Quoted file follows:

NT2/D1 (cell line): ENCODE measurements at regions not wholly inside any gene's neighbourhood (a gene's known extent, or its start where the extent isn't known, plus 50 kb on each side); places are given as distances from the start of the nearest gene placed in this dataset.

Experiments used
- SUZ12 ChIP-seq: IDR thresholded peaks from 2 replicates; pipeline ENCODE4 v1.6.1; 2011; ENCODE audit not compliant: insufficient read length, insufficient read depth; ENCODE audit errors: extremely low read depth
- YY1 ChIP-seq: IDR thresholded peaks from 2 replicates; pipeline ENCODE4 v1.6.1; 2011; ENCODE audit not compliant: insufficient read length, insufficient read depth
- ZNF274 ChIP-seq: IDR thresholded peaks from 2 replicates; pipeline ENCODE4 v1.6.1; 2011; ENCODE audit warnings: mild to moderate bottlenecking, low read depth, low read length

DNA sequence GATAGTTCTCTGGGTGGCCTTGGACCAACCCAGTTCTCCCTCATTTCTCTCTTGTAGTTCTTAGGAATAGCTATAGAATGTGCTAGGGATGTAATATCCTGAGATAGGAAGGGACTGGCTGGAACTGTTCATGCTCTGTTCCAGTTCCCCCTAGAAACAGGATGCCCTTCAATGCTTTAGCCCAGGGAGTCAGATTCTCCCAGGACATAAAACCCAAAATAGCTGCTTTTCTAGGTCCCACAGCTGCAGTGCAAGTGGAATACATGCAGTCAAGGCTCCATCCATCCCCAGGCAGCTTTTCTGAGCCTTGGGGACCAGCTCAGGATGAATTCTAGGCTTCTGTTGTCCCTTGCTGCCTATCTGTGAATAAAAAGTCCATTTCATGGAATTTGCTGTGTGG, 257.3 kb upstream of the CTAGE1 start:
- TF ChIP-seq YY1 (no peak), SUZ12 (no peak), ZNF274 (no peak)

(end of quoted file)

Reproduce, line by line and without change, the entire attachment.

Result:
NT2/D1 (cell line): ENCODE measurements at regions not wholly inside any gene's neighbourhood (a gene's known extent, or its start where the extent isn't known, plus 50 kb on each side); places are given as distances from the start of the nearest gene placed in this dataset.

Experiments used
- SUZ12 ChIP-seq: IDR thresholded peaks from 2 replicates; pipeline ENCODE4 v1.6.1; 2011; ENCODE audit not compliant: insufficient read length, insufficient read depth; ENCODE audit errors: extremely low read depth
- YY1 ChIP-seq: IDR thresholded peaks from 2 replicates; pipeline ENCODE4 v1.6.1; 2011; ENCODE audit not compliant: insufficient read length, insufficient read depth
- ZNF274 ChIP-seq: IDR thresholded peaks from 2 replicates; pipeline ENCODE4 v1.6.1; 2011; ENCODE audit warnings: mild to moderate bottlenecking, low read depth, low read length

DNA sequence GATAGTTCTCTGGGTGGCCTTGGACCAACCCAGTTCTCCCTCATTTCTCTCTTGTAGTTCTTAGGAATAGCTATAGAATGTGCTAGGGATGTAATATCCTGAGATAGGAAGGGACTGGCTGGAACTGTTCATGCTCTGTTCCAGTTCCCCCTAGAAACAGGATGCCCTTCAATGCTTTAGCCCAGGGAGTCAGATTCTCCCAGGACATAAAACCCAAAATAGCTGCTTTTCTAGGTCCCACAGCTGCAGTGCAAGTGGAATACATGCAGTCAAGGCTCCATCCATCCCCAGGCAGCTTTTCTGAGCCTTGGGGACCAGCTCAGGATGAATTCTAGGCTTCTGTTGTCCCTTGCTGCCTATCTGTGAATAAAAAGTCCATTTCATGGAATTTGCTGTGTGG, 257.3 kb upstream of the CTAGE1 start:
- TF ChIP-seq YY1 (no peak), SUZ12 (no peak), ZNF274 (no peak)